New evidence is crucial to ensuring CGAP’s work – and more broadly, that of the financial inclusion sector – brings value to these new domains and agendas. As part of CGAP’s shift to this new approach, we have launched a sector-wide Financial Inclusion 2.0 initiative. This three-year initiative aims to inspire and guide the inclusive finance sector in improving our understanding and measurement of the impact of financial services by leveraging newly available data and innovative research methodologies to enhance our knowledge of the contextual factors that drive impact. Through this initiative, we seek to elevate the sights of all those who contribute to inclusive finance towards the outcomes their work can influence, including financial services providers that provide inclusive finance services, impact and other investors that invest in inclusive finance, governments, and regulatory authorities that have financial inclusion and financial sector strategies, development finance institutions (e.g., European Investment Bank, International Finance Corporation) and multilateral development banks (e.g., the World Bank) that support the sector with funding and advisory services, and sector support and research organizations that guide the sector.

The Financial Inclusion 2.0 initiative is supported by a senior-level Champion Group

The Champion Group, chaired by CGAP’s CEO, aims to help guide this ambitious outcome agenda and includes public and private sector representatives from across the inclusive finance ecosystem. It includes: Smita Aggarwal, Director, Office of the United Nations Secretary General’s Special Advocate for Inclusive Finance for Development (UNSGSA); Renato Dias de Brito Gomes, Deputy Governor, Licensing and Resolution, Central Bank of Brazil; Makhtar Diop, Managing Director, IFC; Catherine Flockhart, Head of ESG, Baillie Gifford; Javier M. Flores, CEO of BBVA Microfinance Foundation; Indermit Gill, Chief Economist of the World Bank and Senior Vice President for Development Economics; Gaurav Gupta, Global Managing Director, Dalberg; Nazmeera Moola, Chief Sustainability Officer, Ninety One; Michael Schlein, President and CEO, Accion; and Shamina Singh, Founder and President, Mastercard Center for Inclusive Growth. Collectively, these individuals will help advise and guide CGAP throughout the duration of the initiative and advocate for the importance of this work throughout the industry.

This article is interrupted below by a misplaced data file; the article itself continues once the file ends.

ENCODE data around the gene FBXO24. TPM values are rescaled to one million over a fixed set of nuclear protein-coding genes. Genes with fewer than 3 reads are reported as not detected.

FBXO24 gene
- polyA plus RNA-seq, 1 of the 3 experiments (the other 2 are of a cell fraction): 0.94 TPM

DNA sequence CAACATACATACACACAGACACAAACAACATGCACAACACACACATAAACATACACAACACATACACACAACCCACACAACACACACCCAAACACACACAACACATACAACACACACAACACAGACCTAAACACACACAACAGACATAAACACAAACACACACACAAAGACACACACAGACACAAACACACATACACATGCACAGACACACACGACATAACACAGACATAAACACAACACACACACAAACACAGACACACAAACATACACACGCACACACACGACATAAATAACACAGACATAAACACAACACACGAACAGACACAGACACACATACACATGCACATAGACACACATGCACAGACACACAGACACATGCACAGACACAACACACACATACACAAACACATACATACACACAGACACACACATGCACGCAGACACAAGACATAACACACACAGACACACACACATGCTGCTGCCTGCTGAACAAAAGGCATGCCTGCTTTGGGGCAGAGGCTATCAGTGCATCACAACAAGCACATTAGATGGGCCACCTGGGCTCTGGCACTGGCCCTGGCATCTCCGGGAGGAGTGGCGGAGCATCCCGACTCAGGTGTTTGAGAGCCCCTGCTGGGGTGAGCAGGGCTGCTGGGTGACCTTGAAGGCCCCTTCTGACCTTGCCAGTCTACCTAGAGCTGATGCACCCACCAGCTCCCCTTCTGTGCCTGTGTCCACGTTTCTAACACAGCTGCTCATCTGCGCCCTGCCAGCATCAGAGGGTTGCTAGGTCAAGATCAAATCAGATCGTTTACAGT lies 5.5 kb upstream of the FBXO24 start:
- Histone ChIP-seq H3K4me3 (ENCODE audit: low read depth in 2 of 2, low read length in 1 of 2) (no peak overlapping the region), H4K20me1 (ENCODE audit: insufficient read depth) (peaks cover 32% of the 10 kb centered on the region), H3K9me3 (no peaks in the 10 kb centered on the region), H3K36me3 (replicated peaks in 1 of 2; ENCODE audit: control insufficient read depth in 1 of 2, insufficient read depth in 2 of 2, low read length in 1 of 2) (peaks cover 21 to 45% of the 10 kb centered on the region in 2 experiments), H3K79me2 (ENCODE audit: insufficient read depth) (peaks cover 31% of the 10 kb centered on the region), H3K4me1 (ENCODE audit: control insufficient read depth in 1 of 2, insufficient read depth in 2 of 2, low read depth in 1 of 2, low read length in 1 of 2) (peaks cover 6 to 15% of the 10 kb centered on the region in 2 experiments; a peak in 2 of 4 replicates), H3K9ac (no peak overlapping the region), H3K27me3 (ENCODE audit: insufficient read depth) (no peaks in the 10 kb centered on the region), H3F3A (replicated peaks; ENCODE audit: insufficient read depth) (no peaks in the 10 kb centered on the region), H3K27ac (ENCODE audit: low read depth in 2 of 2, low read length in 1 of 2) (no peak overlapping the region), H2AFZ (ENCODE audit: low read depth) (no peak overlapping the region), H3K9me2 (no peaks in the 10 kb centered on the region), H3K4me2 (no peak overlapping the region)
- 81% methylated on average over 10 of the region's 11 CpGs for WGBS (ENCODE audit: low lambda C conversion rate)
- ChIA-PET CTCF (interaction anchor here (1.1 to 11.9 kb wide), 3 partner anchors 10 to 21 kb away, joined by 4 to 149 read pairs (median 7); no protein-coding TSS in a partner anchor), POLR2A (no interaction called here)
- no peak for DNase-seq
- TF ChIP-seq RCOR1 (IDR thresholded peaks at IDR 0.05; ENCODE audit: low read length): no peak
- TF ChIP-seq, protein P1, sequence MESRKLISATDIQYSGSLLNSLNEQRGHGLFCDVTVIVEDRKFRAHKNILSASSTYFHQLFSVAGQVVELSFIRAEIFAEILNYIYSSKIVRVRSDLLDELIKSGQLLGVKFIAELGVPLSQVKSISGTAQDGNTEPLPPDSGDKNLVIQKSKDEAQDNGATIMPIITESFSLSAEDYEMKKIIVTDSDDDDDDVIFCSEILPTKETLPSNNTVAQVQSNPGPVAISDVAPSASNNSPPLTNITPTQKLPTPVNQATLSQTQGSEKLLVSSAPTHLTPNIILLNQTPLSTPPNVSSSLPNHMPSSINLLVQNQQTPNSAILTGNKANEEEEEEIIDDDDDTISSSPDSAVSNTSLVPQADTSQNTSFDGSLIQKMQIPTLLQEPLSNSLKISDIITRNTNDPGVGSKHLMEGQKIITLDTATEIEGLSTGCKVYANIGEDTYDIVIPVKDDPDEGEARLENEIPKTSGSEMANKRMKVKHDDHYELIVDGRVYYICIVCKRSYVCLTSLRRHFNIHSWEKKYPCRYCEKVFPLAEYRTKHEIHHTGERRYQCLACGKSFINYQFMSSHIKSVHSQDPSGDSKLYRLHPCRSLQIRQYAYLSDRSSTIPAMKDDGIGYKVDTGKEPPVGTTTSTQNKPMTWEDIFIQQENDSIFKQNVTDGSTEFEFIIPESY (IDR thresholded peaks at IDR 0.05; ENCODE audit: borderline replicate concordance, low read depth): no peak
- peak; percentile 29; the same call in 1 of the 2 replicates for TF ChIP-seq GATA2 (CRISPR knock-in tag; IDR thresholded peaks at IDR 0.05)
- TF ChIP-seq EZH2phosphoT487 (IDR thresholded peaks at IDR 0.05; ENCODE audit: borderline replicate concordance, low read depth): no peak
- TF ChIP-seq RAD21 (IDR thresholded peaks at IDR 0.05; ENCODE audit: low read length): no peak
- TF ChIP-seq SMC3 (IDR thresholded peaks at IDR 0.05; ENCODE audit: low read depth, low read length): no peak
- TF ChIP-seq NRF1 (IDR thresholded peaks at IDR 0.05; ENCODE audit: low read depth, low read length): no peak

As a community, we will gain enormously in focusing our work on the outcomes we aim to achieve

Focusing on outcomes will enhance our strategic focus, our effectiveness, and ultimately our contribution to addressing our world’s many challenges.  By better understanding the evidence of the impact of financial services and the drivers that influence that impact, we can scale successes and learn from our failures – and create much-needed positive change for the communities that need it most.

Achieving a greener, more inclusive and resilient world cannot be done alone or in silos

To maximize the potential of financial inclusion for those who need it most, we need cross-sectoral collaborations anchored in evidence of how financial inclusion contributes to various aspects of the broader development agenda. However, to do so, all actors within the financial inclusion community – from providers to funders and investors to sector support organizations – must be ready to push the focus on impact forward, one step at a time. At CGAP, we have taken our first step with the launch of the Financial Inclusion 2.0 initiative. Many organizations have already joined us on this journey. We invite all our peers in the financial inclusion community to join us in this journey by thinking about how to better measure and focus on impact within your work.